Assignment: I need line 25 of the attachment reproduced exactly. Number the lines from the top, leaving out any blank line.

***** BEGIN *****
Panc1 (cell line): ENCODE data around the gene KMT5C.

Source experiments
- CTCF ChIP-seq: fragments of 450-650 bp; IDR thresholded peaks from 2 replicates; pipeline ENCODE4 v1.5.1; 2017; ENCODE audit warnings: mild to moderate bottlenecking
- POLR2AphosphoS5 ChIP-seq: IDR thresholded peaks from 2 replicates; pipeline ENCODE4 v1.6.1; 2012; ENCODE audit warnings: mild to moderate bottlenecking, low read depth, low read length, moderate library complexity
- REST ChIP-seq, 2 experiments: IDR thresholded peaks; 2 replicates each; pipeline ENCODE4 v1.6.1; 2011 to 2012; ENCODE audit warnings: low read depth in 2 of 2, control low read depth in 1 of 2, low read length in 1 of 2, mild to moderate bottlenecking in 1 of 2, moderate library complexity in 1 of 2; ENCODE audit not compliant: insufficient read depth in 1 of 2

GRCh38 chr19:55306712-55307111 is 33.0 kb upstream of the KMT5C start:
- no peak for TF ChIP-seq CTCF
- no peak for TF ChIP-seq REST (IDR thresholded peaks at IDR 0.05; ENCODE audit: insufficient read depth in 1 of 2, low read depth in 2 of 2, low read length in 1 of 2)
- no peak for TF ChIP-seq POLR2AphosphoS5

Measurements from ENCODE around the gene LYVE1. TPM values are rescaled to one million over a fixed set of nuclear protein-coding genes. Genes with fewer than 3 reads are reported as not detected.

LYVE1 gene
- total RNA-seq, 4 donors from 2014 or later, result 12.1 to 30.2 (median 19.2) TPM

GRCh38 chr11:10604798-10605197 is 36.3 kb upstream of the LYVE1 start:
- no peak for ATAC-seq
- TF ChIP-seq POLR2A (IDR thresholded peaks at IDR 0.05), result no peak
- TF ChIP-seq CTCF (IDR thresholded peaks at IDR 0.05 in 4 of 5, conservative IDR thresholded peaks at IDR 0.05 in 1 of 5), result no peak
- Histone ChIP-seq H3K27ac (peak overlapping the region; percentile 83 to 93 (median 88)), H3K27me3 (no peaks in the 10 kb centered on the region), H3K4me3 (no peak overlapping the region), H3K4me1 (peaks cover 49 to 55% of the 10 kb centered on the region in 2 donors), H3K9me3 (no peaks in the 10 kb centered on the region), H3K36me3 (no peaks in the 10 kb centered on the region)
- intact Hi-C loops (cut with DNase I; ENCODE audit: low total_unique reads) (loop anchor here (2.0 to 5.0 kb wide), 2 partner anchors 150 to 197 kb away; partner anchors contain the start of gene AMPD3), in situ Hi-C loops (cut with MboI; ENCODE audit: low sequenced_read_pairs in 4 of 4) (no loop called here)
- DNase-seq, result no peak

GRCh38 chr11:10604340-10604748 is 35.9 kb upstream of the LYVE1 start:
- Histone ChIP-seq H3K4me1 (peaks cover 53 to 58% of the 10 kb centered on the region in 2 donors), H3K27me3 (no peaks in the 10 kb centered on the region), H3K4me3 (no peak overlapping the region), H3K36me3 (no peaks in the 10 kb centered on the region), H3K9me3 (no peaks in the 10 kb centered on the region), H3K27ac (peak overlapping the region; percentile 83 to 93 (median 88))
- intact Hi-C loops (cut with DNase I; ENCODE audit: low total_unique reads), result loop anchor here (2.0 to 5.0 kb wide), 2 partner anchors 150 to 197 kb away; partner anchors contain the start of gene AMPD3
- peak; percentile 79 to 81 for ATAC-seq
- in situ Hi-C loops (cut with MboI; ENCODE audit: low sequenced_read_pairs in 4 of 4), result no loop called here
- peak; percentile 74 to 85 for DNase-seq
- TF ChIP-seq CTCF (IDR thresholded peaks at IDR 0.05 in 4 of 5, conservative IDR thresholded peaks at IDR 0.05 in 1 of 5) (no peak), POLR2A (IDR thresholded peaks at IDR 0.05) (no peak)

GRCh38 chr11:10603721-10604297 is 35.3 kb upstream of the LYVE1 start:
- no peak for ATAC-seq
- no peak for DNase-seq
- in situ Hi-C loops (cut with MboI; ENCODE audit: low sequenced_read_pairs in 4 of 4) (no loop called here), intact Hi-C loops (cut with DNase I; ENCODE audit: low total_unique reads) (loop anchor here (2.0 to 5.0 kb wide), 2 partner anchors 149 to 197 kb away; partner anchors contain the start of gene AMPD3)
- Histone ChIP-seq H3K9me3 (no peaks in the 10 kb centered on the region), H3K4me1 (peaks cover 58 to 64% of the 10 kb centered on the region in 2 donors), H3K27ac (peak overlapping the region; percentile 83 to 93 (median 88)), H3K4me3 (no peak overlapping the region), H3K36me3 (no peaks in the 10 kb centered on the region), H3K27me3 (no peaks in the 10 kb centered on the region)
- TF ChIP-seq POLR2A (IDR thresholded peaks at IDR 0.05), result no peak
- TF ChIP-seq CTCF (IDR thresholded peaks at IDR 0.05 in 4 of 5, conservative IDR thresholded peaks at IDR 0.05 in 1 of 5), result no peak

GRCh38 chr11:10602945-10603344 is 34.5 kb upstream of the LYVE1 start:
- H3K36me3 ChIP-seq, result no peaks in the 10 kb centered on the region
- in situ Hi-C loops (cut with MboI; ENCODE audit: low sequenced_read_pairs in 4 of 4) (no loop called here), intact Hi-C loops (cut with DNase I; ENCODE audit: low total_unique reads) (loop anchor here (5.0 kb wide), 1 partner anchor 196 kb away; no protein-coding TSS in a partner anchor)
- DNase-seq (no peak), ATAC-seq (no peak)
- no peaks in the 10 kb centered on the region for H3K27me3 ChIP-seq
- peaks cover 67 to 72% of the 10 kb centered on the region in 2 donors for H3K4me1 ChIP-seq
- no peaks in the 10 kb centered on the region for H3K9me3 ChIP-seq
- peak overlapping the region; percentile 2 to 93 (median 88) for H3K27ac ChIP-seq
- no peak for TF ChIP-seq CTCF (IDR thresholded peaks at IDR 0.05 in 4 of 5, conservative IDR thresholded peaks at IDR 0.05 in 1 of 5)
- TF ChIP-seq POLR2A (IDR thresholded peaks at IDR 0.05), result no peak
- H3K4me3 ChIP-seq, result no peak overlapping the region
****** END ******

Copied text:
- peak; percentile 74 to 85 for DNase-seq